my name is nicole and i was wondering if you would be able to answer a few
questions for and interview. here is my list of questions:
1. What is a typical day?
2. What do u like the most/least about your job? Why?
3. What do u think is most difficult about your job?
4. If you could change anything about your job what would it be?
5. How did you decide to enter this career field?
6. What type of schooling does one need to enter this field?
7. Do you have any advice for someone entering this career?
Thank- you very much for your time.
I would be happy to answer your questions. If you are interested in more
answers to your questions, please visit the WhaleNet search page, and type
in "careers" - you will find many pages about this subject. The search page
can be found at: http://whale.wheelock.edu/Search.html
1 - There is no such thing as a typical day! Some of my days start by
waking at 4:30AM to beging the search for whales 180 miles offshore and
ending at last light around 9:30PM - then compiling the data from the day
before you go to bed and start again the next day! Other days I'm in the
office doing analysis, training interns or writing our newsletter! During
most summer days, we're on the boat from about 7:30 in the morning until
6:00 at night, educating the public about whales and their habitat.
2 - The thing(s) I like the best about my job is being on the ocean and
getting the opportunity to see and interact with whales. I just love them!
The thing I like the least is when passengers on the boat don't appreciate
the whales and when people are disrespectful to the ocean or the whales.
3 - The most difficult thing about my job is the seasonality of it - we are
on the boat for about 7 months of the year, and then I have to figure out a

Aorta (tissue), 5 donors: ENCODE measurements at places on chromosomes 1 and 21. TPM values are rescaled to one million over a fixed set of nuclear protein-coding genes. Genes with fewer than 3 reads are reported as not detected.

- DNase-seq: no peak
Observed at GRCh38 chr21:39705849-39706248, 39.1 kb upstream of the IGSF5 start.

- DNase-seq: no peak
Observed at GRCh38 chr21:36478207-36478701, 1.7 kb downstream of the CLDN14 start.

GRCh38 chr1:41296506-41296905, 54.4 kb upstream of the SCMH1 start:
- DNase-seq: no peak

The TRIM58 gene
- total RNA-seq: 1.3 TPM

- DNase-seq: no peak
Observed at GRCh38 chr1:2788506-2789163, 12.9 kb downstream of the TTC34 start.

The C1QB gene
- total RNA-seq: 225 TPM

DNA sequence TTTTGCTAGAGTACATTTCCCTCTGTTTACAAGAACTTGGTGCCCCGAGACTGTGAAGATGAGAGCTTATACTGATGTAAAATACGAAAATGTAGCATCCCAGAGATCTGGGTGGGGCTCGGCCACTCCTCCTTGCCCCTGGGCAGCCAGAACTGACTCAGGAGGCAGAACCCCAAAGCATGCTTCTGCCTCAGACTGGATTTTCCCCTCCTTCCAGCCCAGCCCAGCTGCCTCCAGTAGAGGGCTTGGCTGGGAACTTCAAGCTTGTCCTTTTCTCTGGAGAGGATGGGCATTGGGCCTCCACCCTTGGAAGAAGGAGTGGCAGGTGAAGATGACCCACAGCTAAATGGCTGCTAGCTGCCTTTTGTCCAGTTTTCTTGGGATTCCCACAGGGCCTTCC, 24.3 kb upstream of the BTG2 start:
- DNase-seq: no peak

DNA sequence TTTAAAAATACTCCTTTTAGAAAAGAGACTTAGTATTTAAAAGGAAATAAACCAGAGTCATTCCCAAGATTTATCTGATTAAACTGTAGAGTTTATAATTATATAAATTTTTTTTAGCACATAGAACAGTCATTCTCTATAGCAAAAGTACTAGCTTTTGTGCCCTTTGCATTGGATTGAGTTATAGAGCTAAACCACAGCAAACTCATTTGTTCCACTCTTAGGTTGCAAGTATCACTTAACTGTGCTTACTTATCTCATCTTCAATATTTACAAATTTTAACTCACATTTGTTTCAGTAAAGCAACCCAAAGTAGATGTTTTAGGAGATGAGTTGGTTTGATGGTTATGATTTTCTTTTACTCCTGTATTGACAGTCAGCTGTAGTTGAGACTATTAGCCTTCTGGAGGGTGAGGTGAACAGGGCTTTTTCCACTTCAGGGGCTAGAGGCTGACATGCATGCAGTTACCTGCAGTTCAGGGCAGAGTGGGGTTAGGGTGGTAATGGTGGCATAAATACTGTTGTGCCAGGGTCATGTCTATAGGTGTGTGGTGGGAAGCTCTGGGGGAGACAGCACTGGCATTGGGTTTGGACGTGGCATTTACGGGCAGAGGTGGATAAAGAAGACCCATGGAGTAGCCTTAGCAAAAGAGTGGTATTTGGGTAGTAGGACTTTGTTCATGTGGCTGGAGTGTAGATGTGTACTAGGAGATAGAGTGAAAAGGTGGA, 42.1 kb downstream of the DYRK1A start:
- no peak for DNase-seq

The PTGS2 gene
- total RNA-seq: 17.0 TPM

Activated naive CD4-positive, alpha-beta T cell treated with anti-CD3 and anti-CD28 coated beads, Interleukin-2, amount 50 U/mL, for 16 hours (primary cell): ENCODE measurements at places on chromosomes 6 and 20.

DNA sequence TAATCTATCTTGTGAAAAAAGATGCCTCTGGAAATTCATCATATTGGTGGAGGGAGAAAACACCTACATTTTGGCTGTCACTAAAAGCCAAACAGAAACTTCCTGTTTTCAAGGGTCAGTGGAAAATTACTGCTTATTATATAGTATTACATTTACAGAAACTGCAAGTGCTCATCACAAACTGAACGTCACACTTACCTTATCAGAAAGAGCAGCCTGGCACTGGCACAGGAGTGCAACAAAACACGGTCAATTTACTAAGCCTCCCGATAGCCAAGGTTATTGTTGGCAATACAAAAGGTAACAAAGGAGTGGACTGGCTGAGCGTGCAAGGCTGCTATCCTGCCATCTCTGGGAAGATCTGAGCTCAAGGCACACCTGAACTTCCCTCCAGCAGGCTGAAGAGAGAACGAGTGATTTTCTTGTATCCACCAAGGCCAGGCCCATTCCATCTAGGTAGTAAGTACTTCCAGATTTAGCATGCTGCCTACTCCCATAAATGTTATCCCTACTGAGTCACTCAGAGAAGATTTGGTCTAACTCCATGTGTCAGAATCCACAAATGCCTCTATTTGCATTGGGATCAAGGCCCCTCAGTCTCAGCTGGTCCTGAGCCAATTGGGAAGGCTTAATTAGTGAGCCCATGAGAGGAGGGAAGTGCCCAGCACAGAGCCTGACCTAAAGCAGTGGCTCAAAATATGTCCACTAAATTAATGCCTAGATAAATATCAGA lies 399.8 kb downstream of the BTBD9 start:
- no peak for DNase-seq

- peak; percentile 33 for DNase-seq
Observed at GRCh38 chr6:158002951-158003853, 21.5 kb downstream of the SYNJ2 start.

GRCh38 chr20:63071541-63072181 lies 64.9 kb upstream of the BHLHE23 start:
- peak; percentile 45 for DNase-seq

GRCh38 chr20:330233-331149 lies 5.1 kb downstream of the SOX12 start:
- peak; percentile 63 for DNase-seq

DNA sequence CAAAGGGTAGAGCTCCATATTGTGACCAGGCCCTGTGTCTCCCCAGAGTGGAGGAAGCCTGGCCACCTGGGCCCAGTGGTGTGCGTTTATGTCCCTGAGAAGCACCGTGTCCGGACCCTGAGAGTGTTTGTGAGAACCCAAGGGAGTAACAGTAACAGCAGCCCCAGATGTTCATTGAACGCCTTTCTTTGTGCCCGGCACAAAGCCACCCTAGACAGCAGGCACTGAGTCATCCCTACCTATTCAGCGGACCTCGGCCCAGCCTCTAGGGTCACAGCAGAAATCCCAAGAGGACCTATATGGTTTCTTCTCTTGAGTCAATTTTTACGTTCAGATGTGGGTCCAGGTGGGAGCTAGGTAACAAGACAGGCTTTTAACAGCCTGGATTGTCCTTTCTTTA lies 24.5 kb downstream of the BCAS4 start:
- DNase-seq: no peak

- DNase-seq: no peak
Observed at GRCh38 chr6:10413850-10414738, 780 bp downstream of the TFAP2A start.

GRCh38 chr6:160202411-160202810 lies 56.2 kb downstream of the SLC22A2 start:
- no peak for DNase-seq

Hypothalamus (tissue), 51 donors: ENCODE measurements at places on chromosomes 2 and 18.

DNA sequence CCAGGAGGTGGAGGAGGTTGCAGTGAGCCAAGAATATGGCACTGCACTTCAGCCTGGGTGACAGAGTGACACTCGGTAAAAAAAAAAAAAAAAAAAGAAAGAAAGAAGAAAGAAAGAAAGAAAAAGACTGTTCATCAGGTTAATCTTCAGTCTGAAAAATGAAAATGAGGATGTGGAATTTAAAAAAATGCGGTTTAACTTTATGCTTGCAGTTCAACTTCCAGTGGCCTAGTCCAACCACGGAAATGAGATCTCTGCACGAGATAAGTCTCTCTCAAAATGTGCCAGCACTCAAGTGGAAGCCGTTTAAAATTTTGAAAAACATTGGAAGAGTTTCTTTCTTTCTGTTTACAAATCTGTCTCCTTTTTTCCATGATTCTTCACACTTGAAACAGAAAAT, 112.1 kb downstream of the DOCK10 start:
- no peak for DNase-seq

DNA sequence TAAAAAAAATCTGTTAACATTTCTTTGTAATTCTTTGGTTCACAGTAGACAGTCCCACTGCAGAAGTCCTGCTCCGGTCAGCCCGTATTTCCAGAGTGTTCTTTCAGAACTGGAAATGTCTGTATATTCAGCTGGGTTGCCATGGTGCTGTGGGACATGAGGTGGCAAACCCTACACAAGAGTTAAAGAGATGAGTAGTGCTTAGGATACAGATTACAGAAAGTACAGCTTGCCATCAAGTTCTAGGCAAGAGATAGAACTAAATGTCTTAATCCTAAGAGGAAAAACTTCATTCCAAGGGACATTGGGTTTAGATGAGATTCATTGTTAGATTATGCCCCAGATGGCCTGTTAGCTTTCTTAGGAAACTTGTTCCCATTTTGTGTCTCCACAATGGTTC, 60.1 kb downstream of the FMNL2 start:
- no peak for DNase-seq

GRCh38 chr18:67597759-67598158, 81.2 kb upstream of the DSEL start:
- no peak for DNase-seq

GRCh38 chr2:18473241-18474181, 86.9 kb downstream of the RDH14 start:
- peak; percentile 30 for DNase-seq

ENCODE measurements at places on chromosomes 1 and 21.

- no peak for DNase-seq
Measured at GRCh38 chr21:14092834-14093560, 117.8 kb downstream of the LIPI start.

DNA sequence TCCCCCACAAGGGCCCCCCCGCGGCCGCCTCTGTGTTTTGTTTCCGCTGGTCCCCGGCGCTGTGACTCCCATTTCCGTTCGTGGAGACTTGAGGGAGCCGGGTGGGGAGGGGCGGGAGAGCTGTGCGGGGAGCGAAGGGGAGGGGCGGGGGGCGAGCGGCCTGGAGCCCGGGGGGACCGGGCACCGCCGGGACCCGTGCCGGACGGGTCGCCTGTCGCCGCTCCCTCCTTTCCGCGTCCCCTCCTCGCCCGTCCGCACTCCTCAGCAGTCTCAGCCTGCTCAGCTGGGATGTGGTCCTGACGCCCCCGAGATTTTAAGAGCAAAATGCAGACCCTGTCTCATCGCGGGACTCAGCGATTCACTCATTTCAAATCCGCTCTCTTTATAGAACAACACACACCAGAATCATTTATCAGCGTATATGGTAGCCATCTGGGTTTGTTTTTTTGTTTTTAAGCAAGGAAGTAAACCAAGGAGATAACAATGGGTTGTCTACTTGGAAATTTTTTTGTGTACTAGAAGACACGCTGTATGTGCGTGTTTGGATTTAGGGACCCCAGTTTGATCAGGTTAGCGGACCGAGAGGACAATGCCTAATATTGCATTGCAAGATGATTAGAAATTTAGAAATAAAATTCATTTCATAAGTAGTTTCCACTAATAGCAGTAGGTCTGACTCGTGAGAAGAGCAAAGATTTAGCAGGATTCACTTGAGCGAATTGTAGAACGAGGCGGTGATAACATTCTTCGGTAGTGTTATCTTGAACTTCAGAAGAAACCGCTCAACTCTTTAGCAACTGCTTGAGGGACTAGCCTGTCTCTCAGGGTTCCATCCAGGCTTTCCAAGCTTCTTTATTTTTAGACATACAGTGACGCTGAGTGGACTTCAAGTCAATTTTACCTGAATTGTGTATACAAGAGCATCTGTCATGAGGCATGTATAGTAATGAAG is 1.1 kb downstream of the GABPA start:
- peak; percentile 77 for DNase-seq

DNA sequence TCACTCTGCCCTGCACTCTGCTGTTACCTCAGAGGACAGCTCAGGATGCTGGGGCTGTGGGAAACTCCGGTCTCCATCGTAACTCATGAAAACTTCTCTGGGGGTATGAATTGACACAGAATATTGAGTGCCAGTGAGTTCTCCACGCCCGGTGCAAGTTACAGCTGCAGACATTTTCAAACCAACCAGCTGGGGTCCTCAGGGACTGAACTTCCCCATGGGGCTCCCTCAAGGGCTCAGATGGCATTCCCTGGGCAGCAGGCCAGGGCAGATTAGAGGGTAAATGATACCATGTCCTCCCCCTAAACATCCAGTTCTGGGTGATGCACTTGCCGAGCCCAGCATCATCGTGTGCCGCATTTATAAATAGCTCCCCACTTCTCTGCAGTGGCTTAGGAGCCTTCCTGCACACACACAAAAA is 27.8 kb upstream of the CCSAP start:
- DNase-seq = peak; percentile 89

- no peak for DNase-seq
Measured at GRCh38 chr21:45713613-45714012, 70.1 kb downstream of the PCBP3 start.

creative way to earn money in the winter!
4 - If I could change one thing - I'd be paid a lot more! :)
5 - I decided a long, long time ago that I wanted either to study primates
or cetaceans (particularly humpback whales). I grew up in Michigan, and got
the chance to visit relatives who lived in Marblehead, MA. They surprised
me with a trip on a whale watch - changed my fate forever. Only five months
later, I moved to Gloucester, MA to be an intern with a research group. I
6 - There are many diverse backgrounds for entering a career in cetacean
research. I have a BS in Zoology, many others have studied Marine Sciences
or Marine Biology. I know others who have backgrounds in Animal Sciences or
7 - You have to really love it. My best advice to anyone is to find your
passion and stick with it. Don't let anyone deter you from your calling.
There are probably hundreds of thousands of people in this country alone
who are miserable in their jobs. They live for the two weeks of vacation
each year so they can go and do what they truly enjoy. Imagine going to
work every day (or almost every day) knowing that you're going to enjoy
what you're doing...That's what I would wish for everyone.
Good luck - hope you find your passion!
Center for Oceanic Research and Education
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